Apologies of the long post but until we look form outside the box, nothingnesses much will happen. Cheers.

  • Despite leading the world in healthcare spending, the U.S. lags other OECD countries in many major measures of health, including life expectancy, the incidence of diabetes, heart disease, respiratory disease and infant mortality.
    If every major country can guarantee health care to all and achieve better health outcomes, while spending substantially less per capita, why can’t the U.S. do the same?

    • I so agree, it’s amazing that self interested politicians and corporate lobbyist will forgo the health our Americans for corporate profits and scoff at anyone that supports a National program calling it socialism. It’s an American rip off. It’s time to have an option to private insurers, an competitor like Medicare and Medicare supplements for everyone, oh an include price transparency for everything.

  • Capping Medicare Part D shifts the cost of supplying expensive medications to the federal government without impacting Pharma profits. Pharma companies have a monopoly on pricing and follow an extractive model, along with pharmacy benefit managers and insurance companies, of taking as much money as the market will bear from patients and governments to keep profits high. Transparent look at research costs, cost of goods and value to patients is what should drive pricing. Prices should not be set in terms of what other therapies charge, as all pricing for drugs is based on this extractive model. There is no “free market” in the pharmaceutical industry.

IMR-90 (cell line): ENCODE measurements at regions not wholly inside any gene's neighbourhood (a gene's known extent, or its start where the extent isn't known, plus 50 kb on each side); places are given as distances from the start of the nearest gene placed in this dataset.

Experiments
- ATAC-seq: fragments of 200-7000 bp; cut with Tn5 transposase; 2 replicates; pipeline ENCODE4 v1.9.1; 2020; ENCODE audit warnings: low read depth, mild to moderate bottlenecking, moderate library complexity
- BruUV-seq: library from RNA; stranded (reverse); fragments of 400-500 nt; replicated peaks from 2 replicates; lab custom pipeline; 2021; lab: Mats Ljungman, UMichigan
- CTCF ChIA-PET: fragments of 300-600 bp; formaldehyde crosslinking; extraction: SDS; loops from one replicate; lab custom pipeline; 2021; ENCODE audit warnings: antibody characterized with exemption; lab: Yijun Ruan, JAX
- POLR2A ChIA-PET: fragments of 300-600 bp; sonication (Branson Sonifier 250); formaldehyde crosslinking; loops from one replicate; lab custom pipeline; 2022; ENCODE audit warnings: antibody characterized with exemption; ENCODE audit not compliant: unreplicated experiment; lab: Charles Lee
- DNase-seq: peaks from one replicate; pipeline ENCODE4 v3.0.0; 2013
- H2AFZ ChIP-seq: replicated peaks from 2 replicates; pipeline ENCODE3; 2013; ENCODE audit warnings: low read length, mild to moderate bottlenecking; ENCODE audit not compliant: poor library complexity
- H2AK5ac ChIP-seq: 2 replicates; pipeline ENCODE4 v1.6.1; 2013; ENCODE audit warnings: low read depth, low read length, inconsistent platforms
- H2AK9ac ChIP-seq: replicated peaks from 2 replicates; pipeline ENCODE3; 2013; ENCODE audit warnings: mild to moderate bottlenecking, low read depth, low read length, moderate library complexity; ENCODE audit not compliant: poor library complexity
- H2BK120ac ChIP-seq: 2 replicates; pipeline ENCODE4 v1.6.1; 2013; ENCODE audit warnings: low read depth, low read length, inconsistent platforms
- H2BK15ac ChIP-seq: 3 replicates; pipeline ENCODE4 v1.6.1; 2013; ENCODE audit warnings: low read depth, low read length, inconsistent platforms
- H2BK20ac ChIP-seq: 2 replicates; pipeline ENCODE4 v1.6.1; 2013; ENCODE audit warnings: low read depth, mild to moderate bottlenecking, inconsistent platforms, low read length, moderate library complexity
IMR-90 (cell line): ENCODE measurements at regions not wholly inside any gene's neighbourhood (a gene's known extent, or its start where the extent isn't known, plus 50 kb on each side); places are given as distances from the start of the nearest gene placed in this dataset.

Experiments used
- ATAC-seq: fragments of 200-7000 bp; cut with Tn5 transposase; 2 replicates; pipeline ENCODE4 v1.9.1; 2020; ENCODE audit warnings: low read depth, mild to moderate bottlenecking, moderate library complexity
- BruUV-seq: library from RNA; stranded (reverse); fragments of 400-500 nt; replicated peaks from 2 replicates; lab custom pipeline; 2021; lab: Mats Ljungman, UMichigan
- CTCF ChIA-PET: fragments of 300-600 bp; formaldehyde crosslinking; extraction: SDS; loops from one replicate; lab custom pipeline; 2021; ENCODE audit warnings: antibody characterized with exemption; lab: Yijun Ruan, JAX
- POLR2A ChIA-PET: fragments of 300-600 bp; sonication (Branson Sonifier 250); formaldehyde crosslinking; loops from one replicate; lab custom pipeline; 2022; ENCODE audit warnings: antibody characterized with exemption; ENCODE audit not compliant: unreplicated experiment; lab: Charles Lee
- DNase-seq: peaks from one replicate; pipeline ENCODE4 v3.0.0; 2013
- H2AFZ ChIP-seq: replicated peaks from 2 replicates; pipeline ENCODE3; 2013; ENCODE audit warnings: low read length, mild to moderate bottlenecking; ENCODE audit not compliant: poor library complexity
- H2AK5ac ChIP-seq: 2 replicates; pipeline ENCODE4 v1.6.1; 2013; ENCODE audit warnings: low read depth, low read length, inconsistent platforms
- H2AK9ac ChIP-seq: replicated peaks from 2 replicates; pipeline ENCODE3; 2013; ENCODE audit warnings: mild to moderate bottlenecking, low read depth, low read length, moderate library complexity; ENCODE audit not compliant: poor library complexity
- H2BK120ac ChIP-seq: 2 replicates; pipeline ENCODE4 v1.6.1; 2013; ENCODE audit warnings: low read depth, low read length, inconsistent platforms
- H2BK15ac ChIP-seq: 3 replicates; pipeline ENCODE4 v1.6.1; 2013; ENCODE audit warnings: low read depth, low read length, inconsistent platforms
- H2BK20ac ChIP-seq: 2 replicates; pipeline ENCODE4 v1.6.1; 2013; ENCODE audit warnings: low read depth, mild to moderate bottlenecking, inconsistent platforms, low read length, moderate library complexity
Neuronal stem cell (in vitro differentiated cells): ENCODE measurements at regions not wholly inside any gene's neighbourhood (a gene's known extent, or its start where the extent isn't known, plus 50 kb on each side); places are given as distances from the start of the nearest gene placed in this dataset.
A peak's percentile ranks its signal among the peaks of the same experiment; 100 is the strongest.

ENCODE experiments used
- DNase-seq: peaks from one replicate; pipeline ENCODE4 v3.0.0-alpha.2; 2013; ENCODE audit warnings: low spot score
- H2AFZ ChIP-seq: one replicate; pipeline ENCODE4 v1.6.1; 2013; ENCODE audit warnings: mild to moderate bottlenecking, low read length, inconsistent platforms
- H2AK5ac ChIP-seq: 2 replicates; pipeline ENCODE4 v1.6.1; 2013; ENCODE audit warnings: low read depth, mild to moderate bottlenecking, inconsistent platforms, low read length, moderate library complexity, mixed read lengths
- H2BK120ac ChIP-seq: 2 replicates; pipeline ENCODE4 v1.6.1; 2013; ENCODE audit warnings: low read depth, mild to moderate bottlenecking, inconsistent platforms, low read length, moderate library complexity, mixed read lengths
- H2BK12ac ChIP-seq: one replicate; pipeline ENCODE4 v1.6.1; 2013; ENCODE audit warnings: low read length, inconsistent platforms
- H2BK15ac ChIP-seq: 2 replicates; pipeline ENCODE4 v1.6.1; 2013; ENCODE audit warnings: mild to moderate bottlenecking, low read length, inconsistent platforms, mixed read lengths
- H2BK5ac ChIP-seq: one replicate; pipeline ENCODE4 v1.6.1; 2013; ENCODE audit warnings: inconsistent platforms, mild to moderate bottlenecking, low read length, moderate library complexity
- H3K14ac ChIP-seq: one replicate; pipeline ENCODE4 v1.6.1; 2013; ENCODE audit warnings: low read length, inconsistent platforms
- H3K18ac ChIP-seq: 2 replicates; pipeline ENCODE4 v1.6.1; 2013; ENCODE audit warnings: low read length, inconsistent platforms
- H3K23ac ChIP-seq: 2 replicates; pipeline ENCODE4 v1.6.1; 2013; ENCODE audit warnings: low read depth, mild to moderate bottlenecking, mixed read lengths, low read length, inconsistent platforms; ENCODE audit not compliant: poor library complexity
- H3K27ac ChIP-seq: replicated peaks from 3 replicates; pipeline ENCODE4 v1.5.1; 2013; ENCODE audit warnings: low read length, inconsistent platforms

• First of all, if I understand correctly, there is, for all intents and purposes, already a cap on out of pocket spending with Medicare Part D. Which has had no effect on the cost of medications.

      Second, the prices are apparently set by a “what the market will bear” model, where competing drugs are priced almost exactly the same. Where is anti-trust when you need it? Rather than a cost-plus model followed by most industries.

      All of this tends to leave the pricing so opaque that I have to just pray during the rare occasions when I use an expensive drug. Many of the generics are priced at $10 for 90 days, making the comparison even more stark.

  • The very clear and constructive view presented by this author underscores the chaotic mess being caused by lawmakers, to the detriment of care access and patients’ needs. The named other countries indeed have vastly better price systems, as these are funded by loads of taxpayers’ moneys. The US does not tax the same way, and this different beast should first adapt its HC and taxation systems to become fair for everyone.